I don’t, really, know what it will ‘look’ like, I suppose, like anything ‘organic’ it will take on the shape that best suits IT

I will indicate sources, by which I mean books, magazines, articles or organisations, providing useful, helpful and ever-changing information – Episode information will contain references so you can keep up, do your own reading, and so on, and each episode will have a supporting blog post, which can be found at https://paulavard.co.uk  

I’m aiming for a two-weekly gap between episodes, so that you have time to listen and digest, think and come back at me.

It would be great if there could be a ‘dialogue’ between you and me; so please give feedback, make useful comments and ask questions as we go along. As someone once said, “I may not know the answer, however, I probably know someone who does …”

And your questions will likely inform the shape of future episodes, so let’s work together, even if you don’t agree with me — and there will be times when you won’t,   I guess …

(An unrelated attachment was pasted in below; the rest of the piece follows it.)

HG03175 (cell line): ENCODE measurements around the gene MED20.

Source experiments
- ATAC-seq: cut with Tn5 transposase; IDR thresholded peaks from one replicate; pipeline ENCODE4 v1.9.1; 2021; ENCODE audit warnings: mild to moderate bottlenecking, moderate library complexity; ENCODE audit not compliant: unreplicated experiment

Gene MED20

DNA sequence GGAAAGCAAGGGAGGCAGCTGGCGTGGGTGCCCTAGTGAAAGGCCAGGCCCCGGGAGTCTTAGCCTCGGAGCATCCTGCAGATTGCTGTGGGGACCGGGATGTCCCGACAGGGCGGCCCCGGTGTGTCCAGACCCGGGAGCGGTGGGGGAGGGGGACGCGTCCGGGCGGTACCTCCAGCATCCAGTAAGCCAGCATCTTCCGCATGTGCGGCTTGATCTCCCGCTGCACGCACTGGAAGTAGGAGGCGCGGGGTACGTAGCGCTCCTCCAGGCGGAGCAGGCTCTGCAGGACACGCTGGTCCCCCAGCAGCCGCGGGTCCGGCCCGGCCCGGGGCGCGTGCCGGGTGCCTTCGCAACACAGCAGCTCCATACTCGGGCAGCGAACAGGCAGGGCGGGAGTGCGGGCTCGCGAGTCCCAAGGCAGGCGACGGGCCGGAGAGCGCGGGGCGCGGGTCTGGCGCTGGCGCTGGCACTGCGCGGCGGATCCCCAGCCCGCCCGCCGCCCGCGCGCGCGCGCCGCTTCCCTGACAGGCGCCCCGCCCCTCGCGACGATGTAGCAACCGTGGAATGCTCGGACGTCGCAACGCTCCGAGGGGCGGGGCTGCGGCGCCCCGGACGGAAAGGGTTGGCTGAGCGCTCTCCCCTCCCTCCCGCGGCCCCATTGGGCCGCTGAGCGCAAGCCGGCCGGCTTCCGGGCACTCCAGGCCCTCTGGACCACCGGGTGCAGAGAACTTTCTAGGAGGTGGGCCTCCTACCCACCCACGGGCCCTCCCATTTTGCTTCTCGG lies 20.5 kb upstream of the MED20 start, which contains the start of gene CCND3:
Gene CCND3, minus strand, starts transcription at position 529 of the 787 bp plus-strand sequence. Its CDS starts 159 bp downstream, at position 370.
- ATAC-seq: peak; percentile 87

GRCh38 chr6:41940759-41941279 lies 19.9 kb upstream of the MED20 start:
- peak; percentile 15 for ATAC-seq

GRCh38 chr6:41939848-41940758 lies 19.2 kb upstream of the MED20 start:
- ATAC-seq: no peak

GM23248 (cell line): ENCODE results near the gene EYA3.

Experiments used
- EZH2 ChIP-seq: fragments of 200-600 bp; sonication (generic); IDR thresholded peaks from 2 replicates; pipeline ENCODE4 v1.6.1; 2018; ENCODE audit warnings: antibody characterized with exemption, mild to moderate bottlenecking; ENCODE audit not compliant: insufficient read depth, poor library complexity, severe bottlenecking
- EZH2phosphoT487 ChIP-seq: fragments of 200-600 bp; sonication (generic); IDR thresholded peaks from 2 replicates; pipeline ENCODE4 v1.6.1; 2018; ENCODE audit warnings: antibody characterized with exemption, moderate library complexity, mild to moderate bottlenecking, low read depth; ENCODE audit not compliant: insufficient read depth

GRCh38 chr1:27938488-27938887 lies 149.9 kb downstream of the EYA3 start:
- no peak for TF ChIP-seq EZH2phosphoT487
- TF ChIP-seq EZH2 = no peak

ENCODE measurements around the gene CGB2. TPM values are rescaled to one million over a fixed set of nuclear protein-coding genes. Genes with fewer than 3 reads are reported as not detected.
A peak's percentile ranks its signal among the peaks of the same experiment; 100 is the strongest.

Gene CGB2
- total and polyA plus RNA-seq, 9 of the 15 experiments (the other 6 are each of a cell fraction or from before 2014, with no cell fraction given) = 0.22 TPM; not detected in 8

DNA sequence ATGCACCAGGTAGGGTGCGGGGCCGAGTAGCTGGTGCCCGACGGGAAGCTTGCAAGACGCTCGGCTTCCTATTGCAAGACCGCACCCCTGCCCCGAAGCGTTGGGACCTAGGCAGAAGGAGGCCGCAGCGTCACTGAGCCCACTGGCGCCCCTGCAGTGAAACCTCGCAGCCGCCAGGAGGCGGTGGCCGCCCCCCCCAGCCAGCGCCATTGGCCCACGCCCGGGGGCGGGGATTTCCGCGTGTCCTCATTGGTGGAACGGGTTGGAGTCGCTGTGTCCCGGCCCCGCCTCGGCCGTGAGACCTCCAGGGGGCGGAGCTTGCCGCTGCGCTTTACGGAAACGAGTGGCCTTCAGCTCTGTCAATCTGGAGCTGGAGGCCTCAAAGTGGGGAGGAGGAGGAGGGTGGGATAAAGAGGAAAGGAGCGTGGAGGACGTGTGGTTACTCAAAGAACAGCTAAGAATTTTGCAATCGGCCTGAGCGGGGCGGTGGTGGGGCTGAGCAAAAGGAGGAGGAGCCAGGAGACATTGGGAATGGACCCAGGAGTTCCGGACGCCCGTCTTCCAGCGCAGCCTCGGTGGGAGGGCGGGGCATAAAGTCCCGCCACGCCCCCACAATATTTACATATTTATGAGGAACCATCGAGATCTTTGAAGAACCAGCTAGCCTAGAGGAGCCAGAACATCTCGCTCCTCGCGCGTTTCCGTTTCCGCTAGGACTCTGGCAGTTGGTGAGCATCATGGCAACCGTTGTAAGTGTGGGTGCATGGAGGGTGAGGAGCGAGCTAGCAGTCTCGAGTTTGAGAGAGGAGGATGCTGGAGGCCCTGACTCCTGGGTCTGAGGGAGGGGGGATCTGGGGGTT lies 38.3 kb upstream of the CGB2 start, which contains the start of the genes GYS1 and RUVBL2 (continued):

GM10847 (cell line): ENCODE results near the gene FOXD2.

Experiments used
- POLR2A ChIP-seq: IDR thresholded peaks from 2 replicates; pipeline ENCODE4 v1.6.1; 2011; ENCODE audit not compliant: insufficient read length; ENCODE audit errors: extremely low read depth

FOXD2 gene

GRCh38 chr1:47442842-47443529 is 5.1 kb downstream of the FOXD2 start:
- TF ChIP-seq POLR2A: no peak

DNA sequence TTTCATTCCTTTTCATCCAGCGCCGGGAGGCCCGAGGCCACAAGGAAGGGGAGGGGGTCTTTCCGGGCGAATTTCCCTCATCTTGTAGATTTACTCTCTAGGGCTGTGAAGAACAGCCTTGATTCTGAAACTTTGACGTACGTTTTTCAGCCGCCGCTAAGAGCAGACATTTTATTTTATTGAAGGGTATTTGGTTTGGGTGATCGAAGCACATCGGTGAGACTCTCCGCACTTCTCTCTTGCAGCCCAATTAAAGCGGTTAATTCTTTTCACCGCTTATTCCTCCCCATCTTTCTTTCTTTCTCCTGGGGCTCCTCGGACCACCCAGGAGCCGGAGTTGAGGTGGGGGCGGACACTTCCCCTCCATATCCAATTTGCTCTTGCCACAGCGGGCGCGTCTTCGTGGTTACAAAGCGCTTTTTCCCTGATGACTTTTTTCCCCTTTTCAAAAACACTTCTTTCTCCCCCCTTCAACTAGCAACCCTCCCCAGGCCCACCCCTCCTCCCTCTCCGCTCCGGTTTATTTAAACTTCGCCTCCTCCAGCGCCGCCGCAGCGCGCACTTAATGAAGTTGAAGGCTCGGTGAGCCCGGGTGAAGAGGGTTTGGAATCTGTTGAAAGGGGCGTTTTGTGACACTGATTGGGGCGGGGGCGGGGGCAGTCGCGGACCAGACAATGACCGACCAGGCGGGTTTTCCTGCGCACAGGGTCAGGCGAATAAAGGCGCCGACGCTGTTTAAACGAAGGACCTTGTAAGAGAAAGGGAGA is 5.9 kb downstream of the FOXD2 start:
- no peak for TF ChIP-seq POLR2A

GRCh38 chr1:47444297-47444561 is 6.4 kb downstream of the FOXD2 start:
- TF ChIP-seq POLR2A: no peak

So, help me to help you, please.

Paul

Social Psychology

 

Social Psychology

Social psychology is growing in me; I know that now and that after some few years of experiencing a growing dissatisfaction, and whilst becoming aware of not allowing myself to be true to myself, I began to realise that if I was not careful, some of what I was beginning to feel might begin creeping into my work – as a counsellor and hypnotherapist this might not have been very helpful!!

Don’t get me wrong, I have always been careful to be ‘the best me’ I can be when working with people in distress; whether using solution focus approaches or Ericksonian styles Hypnotherapy (more of which in another blog post, soon).

I was just beginning to feel that some of what I was doing was – not exactly wasted (helping others is never a waste), yet I wasn’t ‘flying’ as I knew I could be, should be, doing.

Then I had a kind of epiphany. I have done lots and lots and lots of group work; with school staff, with beginning counsellors, with groups at conferences and other groups on courses of all kinds. Oops, I almost forgot, and when working in a classroom as a regular teacher; when supporting groups of anxious year 11,  12 and 13 students at exam time. All sorts of groups …, all sorts of ages.